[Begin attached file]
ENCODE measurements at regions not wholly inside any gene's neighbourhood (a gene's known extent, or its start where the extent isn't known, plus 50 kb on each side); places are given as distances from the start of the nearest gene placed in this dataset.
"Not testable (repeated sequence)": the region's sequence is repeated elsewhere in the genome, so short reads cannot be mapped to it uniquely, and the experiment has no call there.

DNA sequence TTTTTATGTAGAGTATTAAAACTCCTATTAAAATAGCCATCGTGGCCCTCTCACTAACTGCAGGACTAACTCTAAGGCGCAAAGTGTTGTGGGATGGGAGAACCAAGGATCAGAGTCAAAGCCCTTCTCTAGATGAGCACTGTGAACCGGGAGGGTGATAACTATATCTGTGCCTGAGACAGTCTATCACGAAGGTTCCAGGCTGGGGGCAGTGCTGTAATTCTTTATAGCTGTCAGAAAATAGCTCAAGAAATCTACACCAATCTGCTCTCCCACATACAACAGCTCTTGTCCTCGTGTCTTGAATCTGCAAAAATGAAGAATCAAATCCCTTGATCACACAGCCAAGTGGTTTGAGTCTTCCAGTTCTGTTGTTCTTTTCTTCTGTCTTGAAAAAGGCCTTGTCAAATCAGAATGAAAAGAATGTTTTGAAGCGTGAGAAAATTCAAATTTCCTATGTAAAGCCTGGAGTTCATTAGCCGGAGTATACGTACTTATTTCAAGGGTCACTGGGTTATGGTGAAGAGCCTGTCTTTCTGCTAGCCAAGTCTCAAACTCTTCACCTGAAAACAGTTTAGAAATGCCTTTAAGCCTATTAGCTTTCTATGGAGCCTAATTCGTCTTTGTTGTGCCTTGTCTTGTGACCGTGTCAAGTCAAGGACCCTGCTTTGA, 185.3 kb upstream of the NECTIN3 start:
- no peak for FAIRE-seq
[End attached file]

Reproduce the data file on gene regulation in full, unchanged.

ENCODE measurements at regions not wholly inside any gene's neighbourhood (a gene's known extent, or its start where the extent isn't known, plus 50 kb on each side); places are given as distances from the start of the nearest gene placed in this dataset.
"Not testable (repeated sequence)": the region's sequence is repeated elsewhere in the genome, so short reads cannot be mapped to it uniquely, and the experiment has no call there.

DNA sequence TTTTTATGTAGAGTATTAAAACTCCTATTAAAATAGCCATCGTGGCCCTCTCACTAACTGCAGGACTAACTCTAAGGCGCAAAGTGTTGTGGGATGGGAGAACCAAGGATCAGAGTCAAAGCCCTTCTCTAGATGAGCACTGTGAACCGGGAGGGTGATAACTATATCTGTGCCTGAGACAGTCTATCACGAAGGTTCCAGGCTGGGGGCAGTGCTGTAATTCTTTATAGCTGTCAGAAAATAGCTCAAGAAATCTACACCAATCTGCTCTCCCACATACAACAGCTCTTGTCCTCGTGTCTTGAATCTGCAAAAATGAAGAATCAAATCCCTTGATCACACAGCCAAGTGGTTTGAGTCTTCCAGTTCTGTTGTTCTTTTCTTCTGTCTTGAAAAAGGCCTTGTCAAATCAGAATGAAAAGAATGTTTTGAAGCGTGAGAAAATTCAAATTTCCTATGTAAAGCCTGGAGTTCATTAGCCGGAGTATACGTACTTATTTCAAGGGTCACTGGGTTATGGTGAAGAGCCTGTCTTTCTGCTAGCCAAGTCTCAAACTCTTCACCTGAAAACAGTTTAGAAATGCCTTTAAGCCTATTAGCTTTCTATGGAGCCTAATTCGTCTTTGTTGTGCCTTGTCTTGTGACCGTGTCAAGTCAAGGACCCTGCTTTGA, 185.3 kb upstream of the NECTIN3 start:
- no peak for FAIRE-seq